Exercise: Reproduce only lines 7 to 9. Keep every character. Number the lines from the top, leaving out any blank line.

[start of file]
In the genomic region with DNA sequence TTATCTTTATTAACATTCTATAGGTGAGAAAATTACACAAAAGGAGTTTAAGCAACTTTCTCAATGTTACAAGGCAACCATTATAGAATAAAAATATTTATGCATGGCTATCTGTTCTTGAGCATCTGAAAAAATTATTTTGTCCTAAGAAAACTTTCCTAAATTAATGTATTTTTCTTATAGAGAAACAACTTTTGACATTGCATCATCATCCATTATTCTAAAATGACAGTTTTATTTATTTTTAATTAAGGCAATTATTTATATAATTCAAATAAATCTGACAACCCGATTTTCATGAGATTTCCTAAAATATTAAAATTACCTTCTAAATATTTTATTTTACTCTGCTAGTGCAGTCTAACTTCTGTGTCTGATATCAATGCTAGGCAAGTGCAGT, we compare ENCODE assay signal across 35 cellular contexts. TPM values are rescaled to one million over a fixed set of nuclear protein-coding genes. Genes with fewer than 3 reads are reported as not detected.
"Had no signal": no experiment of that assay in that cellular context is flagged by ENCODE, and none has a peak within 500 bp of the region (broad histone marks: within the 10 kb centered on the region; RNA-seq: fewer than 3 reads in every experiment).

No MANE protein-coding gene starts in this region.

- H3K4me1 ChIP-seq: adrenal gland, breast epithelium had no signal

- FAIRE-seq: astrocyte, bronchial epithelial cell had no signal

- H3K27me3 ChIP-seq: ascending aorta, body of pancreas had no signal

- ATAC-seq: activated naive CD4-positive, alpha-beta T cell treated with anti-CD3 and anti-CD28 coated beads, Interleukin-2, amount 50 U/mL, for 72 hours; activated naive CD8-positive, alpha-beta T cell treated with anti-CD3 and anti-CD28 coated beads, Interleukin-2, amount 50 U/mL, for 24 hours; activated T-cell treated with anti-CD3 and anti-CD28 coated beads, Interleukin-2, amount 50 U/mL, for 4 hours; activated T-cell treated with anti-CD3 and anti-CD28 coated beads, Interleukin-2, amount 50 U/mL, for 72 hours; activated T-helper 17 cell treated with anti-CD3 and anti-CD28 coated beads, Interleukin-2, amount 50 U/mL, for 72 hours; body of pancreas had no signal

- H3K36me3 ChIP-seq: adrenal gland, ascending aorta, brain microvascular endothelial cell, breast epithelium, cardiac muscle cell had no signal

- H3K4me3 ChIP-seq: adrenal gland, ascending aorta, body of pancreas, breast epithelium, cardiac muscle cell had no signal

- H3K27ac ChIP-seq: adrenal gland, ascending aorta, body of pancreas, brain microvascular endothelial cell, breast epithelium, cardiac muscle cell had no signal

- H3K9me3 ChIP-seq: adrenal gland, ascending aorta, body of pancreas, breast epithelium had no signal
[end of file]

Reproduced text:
- ATAC-seq: activated naive CD4-positive, alpha-beta T cell treated with anti-CD3 and anti-CD28 coated beads, Interleukin-2, amount 50 U/mL, for 72 hours; activated naive CD8-positive, alpha-beta T cell treated with anti-CD3 and anti-CD28 coated beads, Interleukin-2, amount 50 U/mL, for 24 hours; activated T-cell treated with anti-CD3 and anti-CD28 coated beads, Interleukin-2, amount 50 U/mL, for 4 hours; activated T-cell treated with anti-CD3 and anti-CD28 coated beads, Interleukin-2, amount 50 U/mL, for 72 hours; activated T-helper 17 cell treated with anti-CD3 and anti-CD28 coated beads, Interleukin-2, amount 50 U/mL, for 72 hours; body of pancreas had no signal

- H3K36me3 ChIP-seq: adrenal gland, ascending aorta, brain microvascular endothelial cell, breast epithelium, cardiac muscle cell had no signal

- H3K4me3 ChIP-seq: adrenal gland, ascending aorta, body of pancreas, breast epithelium, cardiac muscle cell had no signal